I don't think it would be affected by the tax position of the cruise lines. Businesses generally pay corporation tax on profit rather than turnover; assuming the money received is paid out to staff it will have no effect on profit.

I've got no idea how the staff are taxed or how they pay social security contributions, but it might be the case that it affects their position.

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Further to The Pesky Pirate's remark about getting our money for the excursions. P & O also have our full fare for the cruise 90 days

before sailing from 60 days. The interest on this must run into a tidy sum.

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The staff on all cruise ships are good with some better than others. I always find staff from the Philippines and Far East to be extra friendly and accommodating.

I often wondered why gratuities were not included in all the fares and have come to the conclusion that it may have something to do with the tax situation of where the company is registered. In other words if it is included in the fare then it becomes part of the companies turnover and therefore liable to tax, especially the interest earned from the gratuities that are pre paid and sit in an account for several months before being paid out. As we all know different countries have different tax systems. Just a thought.

Interesting thought about tax, though the lower headline price has to be a marketing help to them.

I wonder how many people would have to opt out before they changed the system.

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Further to The Pesky Pirate's remark about getting our money for the excursions. P & O also have our full fare for the cruise 90 days

before sailing from 60 days. The interest on this must run into a tidy sum.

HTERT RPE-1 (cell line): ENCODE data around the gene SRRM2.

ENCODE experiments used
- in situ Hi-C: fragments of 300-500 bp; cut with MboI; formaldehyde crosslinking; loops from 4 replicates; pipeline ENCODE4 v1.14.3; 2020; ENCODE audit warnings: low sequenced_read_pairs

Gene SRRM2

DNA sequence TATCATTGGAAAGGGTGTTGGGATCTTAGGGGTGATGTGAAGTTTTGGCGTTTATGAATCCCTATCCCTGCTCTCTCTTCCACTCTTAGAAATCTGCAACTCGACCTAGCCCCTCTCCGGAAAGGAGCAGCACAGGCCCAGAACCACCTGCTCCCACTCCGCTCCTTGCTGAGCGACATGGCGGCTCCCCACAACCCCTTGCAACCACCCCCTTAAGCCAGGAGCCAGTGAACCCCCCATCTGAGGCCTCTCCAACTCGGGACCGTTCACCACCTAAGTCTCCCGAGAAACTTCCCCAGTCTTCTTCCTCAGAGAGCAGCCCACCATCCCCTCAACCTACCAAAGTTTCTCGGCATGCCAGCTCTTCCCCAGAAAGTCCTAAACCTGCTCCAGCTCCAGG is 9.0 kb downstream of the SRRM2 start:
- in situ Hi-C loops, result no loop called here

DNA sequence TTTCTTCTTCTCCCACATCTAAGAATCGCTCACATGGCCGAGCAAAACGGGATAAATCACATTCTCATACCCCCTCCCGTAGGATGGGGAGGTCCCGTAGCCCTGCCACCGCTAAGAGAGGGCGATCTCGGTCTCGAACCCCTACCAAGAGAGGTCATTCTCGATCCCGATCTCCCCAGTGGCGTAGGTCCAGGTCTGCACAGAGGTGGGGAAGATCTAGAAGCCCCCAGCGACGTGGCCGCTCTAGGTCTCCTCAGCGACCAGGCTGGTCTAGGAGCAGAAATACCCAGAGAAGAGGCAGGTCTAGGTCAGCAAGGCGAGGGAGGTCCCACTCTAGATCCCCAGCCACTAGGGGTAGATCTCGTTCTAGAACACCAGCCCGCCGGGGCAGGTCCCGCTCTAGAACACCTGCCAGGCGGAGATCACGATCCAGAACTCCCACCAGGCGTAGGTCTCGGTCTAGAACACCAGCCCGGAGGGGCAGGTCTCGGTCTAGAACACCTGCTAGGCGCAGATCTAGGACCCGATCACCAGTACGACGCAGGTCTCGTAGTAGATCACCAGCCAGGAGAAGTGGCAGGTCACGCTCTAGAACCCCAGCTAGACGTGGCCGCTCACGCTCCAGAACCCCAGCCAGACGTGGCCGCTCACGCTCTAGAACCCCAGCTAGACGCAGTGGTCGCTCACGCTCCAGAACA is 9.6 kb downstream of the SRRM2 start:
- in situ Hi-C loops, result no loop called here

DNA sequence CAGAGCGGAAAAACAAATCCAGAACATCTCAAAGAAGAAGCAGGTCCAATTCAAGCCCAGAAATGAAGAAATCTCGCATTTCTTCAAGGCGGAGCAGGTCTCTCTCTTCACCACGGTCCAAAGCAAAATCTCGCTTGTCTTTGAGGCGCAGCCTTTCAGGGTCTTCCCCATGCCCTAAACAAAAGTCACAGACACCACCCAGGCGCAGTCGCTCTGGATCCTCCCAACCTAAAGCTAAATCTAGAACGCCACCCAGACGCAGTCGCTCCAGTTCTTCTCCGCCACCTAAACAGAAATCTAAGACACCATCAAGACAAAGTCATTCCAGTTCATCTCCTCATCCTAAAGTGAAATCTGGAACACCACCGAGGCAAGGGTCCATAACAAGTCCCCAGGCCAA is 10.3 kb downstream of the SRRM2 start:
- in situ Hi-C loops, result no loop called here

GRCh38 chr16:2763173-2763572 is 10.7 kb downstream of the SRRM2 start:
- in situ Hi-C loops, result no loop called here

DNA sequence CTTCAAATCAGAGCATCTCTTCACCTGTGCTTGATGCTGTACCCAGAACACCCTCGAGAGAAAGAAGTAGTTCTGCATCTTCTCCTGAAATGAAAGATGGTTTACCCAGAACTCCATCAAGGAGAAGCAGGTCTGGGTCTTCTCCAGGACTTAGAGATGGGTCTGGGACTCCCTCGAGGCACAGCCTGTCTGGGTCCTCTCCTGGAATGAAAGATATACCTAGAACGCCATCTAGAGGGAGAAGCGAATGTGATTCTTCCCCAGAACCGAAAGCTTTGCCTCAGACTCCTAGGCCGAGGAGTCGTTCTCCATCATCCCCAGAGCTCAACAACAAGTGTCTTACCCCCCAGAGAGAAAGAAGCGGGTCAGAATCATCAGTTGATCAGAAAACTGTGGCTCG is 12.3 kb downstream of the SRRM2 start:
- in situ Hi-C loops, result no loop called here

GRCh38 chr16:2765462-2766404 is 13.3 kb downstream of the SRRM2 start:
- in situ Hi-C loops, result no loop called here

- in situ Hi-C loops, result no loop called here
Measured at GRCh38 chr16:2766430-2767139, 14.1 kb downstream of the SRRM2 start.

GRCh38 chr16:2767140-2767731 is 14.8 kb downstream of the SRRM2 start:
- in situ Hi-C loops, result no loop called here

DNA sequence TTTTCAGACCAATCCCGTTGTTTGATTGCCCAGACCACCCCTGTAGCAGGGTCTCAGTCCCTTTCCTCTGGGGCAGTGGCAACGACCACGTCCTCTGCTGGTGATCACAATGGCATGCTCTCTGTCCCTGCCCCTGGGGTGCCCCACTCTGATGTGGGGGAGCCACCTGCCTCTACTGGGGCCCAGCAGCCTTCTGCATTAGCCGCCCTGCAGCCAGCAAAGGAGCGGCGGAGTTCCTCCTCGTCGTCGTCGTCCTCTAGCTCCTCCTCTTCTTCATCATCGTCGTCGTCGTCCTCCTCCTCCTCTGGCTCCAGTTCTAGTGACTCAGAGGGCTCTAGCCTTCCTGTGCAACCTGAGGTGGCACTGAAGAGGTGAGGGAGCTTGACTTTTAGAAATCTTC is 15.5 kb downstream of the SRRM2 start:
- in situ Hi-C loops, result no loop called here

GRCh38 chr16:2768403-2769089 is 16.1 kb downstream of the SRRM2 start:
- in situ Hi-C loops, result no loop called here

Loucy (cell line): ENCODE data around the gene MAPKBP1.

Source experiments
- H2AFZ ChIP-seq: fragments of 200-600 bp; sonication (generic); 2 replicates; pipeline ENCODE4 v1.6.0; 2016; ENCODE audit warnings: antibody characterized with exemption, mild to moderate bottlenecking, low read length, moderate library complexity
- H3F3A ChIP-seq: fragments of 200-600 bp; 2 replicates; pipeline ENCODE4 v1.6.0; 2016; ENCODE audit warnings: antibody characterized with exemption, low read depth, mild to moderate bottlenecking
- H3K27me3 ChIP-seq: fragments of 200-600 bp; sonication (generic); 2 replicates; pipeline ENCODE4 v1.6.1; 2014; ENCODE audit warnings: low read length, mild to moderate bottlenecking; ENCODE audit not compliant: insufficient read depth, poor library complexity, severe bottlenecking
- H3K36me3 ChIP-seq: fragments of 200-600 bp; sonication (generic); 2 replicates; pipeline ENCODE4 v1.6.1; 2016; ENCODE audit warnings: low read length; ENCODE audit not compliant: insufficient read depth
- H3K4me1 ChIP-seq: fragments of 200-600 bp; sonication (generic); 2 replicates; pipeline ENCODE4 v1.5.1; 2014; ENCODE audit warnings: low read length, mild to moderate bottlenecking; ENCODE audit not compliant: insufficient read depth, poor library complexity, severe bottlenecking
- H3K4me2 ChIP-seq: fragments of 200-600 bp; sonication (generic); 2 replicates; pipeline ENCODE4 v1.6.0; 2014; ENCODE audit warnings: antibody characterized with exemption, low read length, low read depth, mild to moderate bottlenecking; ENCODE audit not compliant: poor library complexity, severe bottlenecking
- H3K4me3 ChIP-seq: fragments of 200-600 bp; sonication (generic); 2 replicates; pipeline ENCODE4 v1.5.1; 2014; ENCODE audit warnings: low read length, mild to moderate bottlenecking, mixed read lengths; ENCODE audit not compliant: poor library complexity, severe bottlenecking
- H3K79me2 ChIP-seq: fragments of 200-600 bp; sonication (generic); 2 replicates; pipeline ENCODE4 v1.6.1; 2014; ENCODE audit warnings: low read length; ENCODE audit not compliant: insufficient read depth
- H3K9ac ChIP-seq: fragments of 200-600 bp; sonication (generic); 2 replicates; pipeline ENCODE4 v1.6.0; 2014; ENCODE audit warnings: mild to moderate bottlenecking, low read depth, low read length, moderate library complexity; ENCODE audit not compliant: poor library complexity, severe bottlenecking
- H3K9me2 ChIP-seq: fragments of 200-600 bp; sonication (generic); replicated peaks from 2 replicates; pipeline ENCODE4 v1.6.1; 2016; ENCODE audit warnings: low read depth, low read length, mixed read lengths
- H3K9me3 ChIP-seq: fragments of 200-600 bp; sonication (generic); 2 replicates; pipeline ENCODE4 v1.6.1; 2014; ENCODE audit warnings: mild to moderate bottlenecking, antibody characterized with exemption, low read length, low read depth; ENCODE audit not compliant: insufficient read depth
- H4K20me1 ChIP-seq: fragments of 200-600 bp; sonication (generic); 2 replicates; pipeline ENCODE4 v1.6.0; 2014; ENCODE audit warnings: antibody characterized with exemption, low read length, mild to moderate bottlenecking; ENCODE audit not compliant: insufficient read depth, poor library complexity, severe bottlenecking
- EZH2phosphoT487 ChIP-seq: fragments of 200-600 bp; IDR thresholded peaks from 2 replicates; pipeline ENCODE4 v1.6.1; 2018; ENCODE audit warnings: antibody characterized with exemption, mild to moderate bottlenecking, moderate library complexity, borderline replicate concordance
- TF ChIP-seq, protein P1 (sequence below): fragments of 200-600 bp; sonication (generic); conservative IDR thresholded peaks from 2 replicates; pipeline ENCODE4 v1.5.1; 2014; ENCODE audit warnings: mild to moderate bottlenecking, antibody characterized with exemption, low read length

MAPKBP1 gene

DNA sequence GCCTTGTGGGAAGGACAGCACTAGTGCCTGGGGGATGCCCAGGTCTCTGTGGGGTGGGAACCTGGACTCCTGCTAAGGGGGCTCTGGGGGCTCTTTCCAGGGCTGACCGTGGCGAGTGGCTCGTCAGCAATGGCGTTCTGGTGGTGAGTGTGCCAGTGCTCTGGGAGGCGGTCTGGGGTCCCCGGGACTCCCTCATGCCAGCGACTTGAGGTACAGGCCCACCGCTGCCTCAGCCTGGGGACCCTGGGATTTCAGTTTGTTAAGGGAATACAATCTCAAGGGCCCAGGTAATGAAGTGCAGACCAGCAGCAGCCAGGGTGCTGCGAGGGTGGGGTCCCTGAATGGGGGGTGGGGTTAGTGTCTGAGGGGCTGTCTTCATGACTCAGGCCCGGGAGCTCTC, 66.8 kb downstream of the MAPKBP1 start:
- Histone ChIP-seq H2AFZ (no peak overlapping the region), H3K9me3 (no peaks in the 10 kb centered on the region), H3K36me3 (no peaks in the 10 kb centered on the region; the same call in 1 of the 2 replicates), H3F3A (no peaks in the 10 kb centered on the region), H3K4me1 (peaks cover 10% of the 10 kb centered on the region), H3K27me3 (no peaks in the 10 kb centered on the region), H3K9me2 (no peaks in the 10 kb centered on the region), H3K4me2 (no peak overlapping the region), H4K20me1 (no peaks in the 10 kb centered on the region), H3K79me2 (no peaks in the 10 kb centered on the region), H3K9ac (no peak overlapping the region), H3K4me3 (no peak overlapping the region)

It becomes part of their working capital, and is typical of other businesses but not necessarily as obvious.

A supermarket has your cash when you buy a tin of beans months before they pay the supplier.

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In relation to income tax, I believe that after you have spent a certain time employed at sea then you don't get taxed on your earnings.

 

When you buy a tin of beans, even though the supermarket may not have paid their suppliers, at least you eat them virtually straight away, although hoarders will probably keep them for 90 days… 

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Back to the tipping/gratuities, P & O change things without informing passengers first, not only tipping but other things as well. They don't answer your complaints either. Although we do tip certain staff who give us a good service, we do remove the automatic charge, like other members on here I do not like being dictated to. where do people get all there background information because some contradicts others. Why do people keep referring to a living wage, although I don't know how much the cabin steward and waiters earn, it must be a good comparison to what they would earn at home and probably on board ship have better working conditions, food and uniform supplied. My daughter works for a travel company on contract as a Manager and is on call 24/7 and gets a 2 week paid holiday back to UK annually. Her pay is nothing like a living wage of the UK but works in comparison with the country she is in. any travel company rep will also tell you the wages are extremely poor but if you can't get a job at home you go abroad to work. So I reckon the staff on board cruise liners are well off by comparison with their low wage and many tips. They must be they all have the latest phones, iPad etc. one way P & O could sort all this tipping grievance out, stop giving onboard credit, free parking, free coach travel, have one pricing system not 3 (like the last time we booked a cruise), and use this cash to pay the lower paid cruise staff. No more gratuities necessary.